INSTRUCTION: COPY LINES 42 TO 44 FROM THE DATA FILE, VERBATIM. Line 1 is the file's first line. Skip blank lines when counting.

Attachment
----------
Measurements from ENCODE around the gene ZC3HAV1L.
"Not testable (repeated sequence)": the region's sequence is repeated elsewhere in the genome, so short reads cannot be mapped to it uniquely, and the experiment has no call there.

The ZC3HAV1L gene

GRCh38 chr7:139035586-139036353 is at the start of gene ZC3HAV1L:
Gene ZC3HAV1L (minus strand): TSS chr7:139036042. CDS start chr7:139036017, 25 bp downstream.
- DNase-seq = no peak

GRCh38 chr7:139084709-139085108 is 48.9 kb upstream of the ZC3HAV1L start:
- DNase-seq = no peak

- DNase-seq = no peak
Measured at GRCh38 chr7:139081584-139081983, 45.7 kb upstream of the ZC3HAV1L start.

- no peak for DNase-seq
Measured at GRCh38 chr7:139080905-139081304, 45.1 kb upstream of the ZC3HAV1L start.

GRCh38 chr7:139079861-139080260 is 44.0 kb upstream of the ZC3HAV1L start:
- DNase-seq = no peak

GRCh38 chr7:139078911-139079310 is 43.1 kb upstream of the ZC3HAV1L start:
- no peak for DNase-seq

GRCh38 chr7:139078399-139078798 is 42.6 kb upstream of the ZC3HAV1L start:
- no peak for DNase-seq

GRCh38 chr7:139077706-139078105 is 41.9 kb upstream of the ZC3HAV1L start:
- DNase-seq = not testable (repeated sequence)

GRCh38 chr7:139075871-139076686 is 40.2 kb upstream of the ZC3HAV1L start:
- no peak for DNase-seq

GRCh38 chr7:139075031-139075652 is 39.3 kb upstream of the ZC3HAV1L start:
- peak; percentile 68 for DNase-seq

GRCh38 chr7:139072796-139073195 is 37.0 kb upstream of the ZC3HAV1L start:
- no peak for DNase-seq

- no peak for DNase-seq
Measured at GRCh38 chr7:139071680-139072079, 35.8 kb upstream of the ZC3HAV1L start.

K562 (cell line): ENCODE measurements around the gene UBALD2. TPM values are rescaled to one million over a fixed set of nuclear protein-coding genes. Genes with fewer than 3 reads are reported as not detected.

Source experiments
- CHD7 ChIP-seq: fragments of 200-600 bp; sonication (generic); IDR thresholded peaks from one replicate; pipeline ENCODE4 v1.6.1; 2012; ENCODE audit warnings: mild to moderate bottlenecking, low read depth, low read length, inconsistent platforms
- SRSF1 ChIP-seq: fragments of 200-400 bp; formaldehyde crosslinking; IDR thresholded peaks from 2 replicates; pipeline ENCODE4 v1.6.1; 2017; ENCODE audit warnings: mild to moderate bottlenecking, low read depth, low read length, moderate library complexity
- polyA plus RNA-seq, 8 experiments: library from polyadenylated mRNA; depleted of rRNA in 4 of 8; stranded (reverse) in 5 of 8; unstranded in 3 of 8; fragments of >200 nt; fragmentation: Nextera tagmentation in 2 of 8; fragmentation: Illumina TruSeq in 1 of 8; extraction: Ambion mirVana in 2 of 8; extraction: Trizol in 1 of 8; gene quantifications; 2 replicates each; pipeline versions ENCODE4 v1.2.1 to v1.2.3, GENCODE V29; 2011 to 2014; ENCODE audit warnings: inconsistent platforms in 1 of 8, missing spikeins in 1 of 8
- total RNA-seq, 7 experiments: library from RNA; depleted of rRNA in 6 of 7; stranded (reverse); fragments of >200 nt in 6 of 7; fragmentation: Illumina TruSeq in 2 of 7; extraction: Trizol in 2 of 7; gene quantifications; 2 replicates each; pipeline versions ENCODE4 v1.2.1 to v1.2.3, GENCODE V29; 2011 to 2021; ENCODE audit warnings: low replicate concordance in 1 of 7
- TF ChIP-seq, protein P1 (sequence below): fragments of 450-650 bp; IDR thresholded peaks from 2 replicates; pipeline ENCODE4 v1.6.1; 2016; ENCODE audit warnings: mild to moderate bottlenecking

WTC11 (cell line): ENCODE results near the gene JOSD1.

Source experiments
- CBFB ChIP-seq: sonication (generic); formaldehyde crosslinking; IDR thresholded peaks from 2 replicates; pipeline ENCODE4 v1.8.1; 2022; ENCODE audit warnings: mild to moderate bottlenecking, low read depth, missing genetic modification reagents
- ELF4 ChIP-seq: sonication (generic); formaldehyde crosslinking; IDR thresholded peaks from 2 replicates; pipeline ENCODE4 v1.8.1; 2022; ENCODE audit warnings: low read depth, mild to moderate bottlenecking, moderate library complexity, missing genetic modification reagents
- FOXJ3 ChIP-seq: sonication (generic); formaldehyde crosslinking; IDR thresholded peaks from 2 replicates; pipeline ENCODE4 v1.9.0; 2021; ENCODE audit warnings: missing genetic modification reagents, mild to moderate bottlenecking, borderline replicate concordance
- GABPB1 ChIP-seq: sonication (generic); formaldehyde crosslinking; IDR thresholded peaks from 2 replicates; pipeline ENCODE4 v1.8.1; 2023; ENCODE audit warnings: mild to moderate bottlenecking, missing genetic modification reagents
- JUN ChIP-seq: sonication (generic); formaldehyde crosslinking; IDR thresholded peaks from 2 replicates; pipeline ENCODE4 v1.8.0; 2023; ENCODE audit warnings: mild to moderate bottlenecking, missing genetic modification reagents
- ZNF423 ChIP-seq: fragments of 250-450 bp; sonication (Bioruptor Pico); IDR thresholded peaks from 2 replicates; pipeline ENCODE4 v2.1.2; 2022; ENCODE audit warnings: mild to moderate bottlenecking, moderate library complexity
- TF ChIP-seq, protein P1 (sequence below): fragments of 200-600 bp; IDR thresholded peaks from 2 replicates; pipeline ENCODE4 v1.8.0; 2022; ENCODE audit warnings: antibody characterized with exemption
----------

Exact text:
- JUN ChIP-seq: sonication (generic); formaldehyde crosslinking; IDR thresholded peaks from 2 replicates; pipeline ENCODE4 v1.8.0; 2023; ENCODE audit warnings: mild to moderate bottlenecking, missing genetic modification reagents
- ZNF423 ChIP-seq: fragments of 250-450 bp; sonication (Bioruptor Pico); IDR thresholded peaks from 2 replicates; pipeline ENCODE4 v2.1.2; 2022; ENCODE audit warnings: mild to moderate bottlenecking, moderate library complexity
- TF ChIP-seq, protein P1 (sequence below): fragments of 200-600 bp; IDR thresholded peaks from 2 replicates; pipeline ENCODE4 v1.8.0; 2022; ENCODE audit warnings: antibody characterized with exemption